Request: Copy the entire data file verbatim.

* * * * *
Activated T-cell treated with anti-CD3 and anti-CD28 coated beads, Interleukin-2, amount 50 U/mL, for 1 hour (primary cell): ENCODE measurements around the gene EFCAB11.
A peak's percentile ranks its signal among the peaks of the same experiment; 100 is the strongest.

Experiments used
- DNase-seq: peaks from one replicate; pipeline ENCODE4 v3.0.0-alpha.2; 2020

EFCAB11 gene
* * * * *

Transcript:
Activated T-cell treated with anti-CD3 and anti-CD28 coated beads, Interleukin-2, amount 50 U/mL, for 1 hour (primary cell): ENCODE measurements around the gene EFCAB11.
A peak's percentile ranks its signal among the peaks of the same experiment; 100 is the strongest.

Experiments used
- DNase-seq: peaks from one replicate; pipeline ENCODE4 v3.0.0-alpha.2; 2020

EFCAB11 gene